Artist: Ben Folds Five
Album: Ben Folds Five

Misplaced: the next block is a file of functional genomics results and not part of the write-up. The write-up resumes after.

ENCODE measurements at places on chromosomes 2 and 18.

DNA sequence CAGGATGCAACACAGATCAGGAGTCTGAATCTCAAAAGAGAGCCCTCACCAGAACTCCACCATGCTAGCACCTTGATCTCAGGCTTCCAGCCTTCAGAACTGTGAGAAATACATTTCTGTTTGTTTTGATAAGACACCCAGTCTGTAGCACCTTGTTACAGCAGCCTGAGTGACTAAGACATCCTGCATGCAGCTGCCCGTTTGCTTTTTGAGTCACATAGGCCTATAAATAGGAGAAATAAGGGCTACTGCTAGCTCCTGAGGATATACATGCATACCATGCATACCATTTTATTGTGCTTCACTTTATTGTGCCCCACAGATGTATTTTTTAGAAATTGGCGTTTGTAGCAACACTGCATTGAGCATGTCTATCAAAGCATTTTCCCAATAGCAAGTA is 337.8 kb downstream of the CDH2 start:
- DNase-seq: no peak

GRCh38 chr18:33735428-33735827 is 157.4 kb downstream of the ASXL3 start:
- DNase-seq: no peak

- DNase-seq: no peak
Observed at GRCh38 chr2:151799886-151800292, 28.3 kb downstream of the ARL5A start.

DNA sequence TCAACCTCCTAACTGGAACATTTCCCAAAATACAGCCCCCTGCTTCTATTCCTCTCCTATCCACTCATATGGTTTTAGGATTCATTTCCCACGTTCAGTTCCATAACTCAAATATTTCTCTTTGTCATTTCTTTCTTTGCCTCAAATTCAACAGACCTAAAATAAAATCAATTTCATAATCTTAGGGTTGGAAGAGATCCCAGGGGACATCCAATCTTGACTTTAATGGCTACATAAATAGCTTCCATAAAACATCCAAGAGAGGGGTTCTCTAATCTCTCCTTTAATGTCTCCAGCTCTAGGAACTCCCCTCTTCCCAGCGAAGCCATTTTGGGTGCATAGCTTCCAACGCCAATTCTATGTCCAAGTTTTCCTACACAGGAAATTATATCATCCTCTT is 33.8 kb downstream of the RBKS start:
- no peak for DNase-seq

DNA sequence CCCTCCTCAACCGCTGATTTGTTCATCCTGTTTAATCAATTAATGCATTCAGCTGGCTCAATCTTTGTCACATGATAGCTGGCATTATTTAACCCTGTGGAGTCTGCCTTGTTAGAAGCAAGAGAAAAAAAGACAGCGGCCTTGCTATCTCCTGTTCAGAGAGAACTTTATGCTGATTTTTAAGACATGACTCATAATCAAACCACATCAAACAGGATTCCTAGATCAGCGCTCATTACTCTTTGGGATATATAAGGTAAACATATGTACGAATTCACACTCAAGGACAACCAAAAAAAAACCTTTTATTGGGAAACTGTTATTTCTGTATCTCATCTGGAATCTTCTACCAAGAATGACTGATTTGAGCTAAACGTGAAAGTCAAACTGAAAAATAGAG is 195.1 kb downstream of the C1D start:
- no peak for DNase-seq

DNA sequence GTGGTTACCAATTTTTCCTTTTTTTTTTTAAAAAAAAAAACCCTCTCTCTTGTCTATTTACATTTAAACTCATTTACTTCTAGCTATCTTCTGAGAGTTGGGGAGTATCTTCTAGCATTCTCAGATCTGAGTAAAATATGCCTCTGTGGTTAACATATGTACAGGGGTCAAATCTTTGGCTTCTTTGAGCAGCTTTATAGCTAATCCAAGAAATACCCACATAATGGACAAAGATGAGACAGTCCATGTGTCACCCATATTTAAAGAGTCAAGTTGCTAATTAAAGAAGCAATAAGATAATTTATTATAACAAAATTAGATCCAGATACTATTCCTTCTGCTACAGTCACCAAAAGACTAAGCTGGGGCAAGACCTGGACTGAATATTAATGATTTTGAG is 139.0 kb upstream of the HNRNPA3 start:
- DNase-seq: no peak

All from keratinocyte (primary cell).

One of the best things about the musical explosion of the early to mid 1990's was that it encouraged musicians to present their music in a raw, honest form. If you were the type to sing love ballads over electric ukulele, then chances are, there was a market for you. The era also gave rise to the slightly pretentious "indie rock" culture, which remains today virtually unchanged. Within this culture is where many of the "nerdy, yet somehow hip" groups emerged and flourished. High atop the most highly revered musicians of this group was a trio led by a thick-rimmed-glasses wearing piano player from South Carolina. Call them "indie rock," call them "nerd rock," call them whatever you please, yet there is no denying the sensational sound and style of the trio ironically known as Ben Folds Five. The group proper (as in, not Ben Folds' solo work) released four fantastic records before calling it quits in 2000, and their 1995 self titled debut still shines as their finest musical moment, and one of the best of the entire decade.